But I think I continue to return to those years for a reason. My memories of what happened are jumbled and vague, flashes of images and emotions with no sense of chronology or cohesion. I have no language to talk about “those years,” besides just saying “those years” and hoping whoever I’m speaking with understands.

But understands what? Not even I know. And that’s why I’m hoping for some kind of sense of understanding to come from reading my records. I do know that it’s highly likely it will be far from enlightening, highly likely it will just frustrate me in its vagueness. But I have to try.

It may not be a part of my everyday life, but it’s hard to shake the feeling that “those years,” and all those feelings, all that pain, still lives inside me, somewhere, deep, longing to be understood.

Mud-Luscious and Puddle-Wonderful

I think you really realize you’re a grown up when you wake up on your 23rd birthday hungover from brunch the day before.

So. That happened.

Yesterday, a group of my friends reserved a brunch table at a place in midtown with a $20 all you can drink cocktail brunch. Needless to say, we got our money’s worth. The drinks were fabulous. Afterwards (like 4 hours later), we went around the corner to my friend’s new place in Hell’s Kitchen and took his pup up to the roof for some fresh air.

From there, we headed downtown to other friends’ place, where we ordered pizza and watched Forgetting Sarah Marshall. And then I made out and did just about everything except have condom-requiring sex with my ex-boyfriend/close friend. For the love. The good news is that I know both of us had a good time and neither of us really give a fuck. No regrets. Happy birthday to me. And as usual with drunken sexy shenanigans (although it’s been a while), I felt really sexy. I was really sexy. Happy birthday to me.

To be honest, I wasn’t terribly hungover this morning, and actually felt just fine. But it’s my birthday, so I wanted to figure out something to do. I spent a couple of hours lounging in bed with Franny, watching movies and trying to come up with a plan. I had a couple of ideas.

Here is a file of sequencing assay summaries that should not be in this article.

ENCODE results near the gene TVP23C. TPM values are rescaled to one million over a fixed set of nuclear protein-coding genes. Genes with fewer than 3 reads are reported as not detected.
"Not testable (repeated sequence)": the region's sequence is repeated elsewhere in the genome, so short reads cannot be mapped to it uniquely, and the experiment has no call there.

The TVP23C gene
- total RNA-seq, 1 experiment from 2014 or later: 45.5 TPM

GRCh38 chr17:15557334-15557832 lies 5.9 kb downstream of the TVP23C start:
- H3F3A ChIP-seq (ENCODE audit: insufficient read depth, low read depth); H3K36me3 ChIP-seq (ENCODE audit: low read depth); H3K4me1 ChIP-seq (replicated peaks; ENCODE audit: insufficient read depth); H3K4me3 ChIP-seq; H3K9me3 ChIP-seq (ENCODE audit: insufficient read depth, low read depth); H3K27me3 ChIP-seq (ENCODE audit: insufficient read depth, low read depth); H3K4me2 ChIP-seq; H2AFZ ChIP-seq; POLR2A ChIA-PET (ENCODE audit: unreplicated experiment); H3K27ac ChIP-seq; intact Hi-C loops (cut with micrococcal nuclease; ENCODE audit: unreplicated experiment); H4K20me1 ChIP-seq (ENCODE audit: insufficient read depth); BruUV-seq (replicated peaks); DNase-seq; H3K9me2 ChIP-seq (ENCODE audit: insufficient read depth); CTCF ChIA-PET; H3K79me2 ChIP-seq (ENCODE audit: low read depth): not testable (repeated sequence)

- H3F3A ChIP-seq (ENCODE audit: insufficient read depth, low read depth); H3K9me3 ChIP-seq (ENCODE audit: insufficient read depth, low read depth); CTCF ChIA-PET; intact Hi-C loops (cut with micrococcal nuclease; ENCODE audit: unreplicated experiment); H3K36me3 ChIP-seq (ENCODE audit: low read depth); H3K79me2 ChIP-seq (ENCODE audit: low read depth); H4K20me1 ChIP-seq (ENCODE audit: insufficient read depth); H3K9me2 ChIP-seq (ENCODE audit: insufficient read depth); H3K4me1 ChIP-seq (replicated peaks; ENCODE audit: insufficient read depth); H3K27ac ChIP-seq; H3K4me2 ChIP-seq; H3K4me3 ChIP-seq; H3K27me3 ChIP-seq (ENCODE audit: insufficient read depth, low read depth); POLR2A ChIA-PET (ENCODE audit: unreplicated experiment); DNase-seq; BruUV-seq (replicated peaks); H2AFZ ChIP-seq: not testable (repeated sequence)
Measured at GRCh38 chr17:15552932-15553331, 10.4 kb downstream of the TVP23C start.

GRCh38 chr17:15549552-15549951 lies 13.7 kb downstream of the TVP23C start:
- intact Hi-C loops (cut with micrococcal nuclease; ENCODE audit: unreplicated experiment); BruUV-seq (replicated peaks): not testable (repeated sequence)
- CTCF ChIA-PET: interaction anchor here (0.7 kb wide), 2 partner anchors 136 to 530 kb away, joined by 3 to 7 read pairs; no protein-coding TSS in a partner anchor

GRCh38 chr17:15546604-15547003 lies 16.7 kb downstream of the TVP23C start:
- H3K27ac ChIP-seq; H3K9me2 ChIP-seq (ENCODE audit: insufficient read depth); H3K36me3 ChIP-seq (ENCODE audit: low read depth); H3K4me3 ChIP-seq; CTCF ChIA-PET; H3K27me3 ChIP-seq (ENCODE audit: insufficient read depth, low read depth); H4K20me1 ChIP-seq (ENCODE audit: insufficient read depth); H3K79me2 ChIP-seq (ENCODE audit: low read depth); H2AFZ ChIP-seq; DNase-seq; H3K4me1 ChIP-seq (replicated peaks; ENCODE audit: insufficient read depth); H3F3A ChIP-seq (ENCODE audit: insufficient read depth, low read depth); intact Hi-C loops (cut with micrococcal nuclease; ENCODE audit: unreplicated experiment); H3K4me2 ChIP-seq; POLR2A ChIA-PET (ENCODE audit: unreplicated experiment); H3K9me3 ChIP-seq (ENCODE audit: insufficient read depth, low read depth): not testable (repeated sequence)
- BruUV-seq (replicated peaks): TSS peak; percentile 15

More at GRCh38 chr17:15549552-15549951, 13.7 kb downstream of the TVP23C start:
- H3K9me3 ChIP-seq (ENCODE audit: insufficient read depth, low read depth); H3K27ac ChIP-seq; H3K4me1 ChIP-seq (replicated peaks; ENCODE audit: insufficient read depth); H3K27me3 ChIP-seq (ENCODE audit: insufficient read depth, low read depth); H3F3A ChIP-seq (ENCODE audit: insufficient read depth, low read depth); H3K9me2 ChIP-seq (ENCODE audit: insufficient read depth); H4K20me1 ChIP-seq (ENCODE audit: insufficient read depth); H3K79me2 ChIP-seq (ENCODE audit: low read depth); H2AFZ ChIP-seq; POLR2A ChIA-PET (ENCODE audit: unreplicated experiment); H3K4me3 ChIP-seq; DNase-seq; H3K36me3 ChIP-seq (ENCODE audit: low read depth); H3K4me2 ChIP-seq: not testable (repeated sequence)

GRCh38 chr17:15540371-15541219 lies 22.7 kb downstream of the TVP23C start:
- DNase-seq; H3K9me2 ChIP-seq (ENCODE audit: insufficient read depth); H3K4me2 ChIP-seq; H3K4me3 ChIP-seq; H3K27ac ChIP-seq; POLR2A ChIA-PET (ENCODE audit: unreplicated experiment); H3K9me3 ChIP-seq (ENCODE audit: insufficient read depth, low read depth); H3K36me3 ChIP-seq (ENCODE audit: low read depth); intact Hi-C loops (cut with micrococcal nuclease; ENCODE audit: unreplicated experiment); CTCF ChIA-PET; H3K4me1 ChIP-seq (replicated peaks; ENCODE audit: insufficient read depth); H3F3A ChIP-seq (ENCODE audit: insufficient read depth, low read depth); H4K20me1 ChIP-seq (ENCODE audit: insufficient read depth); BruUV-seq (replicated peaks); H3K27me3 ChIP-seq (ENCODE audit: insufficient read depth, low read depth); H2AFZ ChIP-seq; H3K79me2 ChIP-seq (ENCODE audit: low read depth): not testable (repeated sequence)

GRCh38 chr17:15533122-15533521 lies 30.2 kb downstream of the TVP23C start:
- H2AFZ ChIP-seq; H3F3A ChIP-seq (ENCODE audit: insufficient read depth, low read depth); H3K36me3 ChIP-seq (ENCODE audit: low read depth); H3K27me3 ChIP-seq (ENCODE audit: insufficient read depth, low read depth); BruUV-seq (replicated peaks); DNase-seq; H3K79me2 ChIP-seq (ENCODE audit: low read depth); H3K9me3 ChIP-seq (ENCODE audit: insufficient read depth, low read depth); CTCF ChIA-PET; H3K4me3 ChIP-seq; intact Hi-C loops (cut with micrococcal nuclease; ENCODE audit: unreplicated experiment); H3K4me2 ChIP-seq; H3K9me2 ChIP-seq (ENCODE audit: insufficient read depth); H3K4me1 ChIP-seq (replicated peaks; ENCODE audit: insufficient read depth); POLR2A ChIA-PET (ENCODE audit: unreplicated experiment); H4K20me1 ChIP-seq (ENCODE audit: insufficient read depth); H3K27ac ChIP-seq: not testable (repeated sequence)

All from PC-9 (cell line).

One, I could make an amazingly huge delicious meal and dessert and maybe invite L over and just enjoy the process of cooking.

Two, I could stick to my original plan, even though no one could come with me, and get on MetroNorth up to Cold Spring, on the Hudson River, for a day trip.

I brushed my hair, threw on sneakers, filled a water bottle, and Number Two it was.

I got to Cold Spring around 2pm. It was a gorgeous day—just enough of a chilly breeze to keep a light coat on, but bright sun and fresh, clean, warm spring air. I was a bit out of my league, alone in a small town I’d never been to with no real plan… but I saw on my iPhone that there was a local cemetery, about half a mile up Bank Rd. and I knew that was where to begin.

I love cemeteries because I love history, and because I love to imagine people’s stories. I can spend hours in a historic cemetery, gazing at gravestones, finding the oldest stones, the youngest deaths, the largest families. I like to trace the carvings with my fingers, clearing away dust and leaves to read the names, the ages, the dates. I say the names under my breath as I pass them, and in my mind I invent lives and stories to fill the gaps. There’s something, too, so calming and serene about a stroll through a cemetery on a lovely, sunny day. I feel quiet inside, still, respectful, and honored.

After spending some time there, I decided to head back towards town, finding myself back on Main St. after a scenic detour through a lovely residential area. I’ve never spent any time in the Hudson Valley, really. I am pretty familiar with Connecticut, and I’ve been to White Plains and other Westchester spots infrequently, and I did spend an entire summer in the Berkshires. But there was something particular about Cold Spring and the Hudson Valley landscape. The homes were sweet and simple, often a bit overgrown and lived in. And surrounding this sweet cluster of homes, gardens, trees, and buildings, were lush round hills, covered in bright green foliage. It was like Berkshires-lite, and brighter than those hills. Just gorgeous.

Main St. was clogged with antique stores, which don’t particularly call my name, but I ambled slowly enough to glance into each as I passed it. Also frequent were ice cream and coffee shops, and sweetly sunglass-ed visitors, hand in hand or pushing strollers. I felt, behind my birthday sunglasses (thanks Mom!), almost invisible among them, and it was lovely.

It was around 3:45pm, and I decided that I might as well get a bite to eat, even though it wasn’t “dinner time.” Hey, it’s my birthday, I can eat if I want to. There were a number of places to choose from, but finally I decided to not obsess over it and just go into the first place with outdoor seating that perked my attention—a place called the Cold Spring Depot. I saw they had veggie burgers, and I knew I wanted that.

I was seated in the back of the large outdoor area, a fence and a thin strip of green space separating me from the Metro North tracks I’d come up on. My waitress, an elderly woman who seemed confused by my solitariness and sweetness, was incredibly apologetic when I ordered my burger—they were out. She asked if I was a vegetarian, and I said yes, to which she responded that really, my only choice was the Portobello sandwich. “That’s fine,” I assured her, “that should be just fine.” I sipped on my Diet Coke and checked my phone for the first time in hours. I always forget, until my birthday, how good it feels to get all those random Facebook “happy birthdays” from people I literally haven’t heard from in years. There’s something really cathartic about that overflow of thought and two-second effort from people from all over my life.